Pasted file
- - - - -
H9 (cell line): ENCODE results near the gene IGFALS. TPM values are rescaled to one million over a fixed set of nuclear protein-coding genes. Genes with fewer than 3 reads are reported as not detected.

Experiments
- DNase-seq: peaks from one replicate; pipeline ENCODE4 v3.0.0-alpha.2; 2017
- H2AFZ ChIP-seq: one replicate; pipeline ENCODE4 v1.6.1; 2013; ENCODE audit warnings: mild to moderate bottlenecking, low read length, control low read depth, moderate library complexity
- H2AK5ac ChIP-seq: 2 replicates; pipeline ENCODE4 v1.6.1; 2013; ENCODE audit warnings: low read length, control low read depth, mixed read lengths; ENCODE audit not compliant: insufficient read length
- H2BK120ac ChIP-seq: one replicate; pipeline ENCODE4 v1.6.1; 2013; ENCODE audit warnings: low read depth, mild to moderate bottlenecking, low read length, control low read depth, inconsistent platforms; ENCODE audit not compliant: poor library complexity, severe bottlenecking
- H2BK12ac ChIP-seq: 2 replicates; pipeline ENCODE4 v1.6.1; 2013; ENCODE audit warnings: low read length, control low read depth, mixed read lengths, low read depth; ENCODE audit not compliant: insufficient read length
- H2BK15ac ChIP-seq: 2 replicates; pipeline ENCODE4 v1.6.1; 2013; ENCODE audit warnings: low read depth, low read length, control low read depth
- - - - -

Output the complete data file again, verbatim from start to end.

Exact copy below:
H9 (cell line): ENCODE results near the gene IGFALS. TPM values are rescaled to one million over a fixed set of nuclear protein-coding genes. Genes with fewer than 3 reads are reported as not detected.

Experiments
- DNase-seq: peaks from one replicate; pipeline ENCODE4 v3.0.0-alpha.2; 2017
- H2AFZ ChIP-seq: one replicate; pipeline ENCODE4 v1.6.1; 2013; ENCODE audit warnings: mild to moderate bottlenecking, low read length, control low read depth, moderate library complexity
- H2AK5ac ChIP-seq: 2 replicates; pipeline ENCODE4 v1.6.1; 2013; ENCODE audit warnings: low read length, control low read depth, mixed read lengths; ENCODE audit not compliant: insufficient read length
- H2BK120ac ChIP-seq: one replicate; pipeline ENCODE4 v1.6.1; 2013; ENCODE audit warnings: low read depth, mild to moderate bottlenecking, low read length, control low read depth, inconsistent platforms; ENCODE audit not compliant: poor library complexity, severe bottlenecking
- H2BK12ac ChIP-seq: 2 replicates; pipeline ENCODE4 v1.6.1; 2013; ENCODE audit warnings: low read length, control low read depth, mixed read lengths, low read depth; ENCODE audit not compliant: insufficient read length
- H2BK15ac ChIP-seq: 2 replicates; pipeline ENCODE4 v1.6.1; 2013; ENCODE audit warnings: low read depth, low read length, control low read depth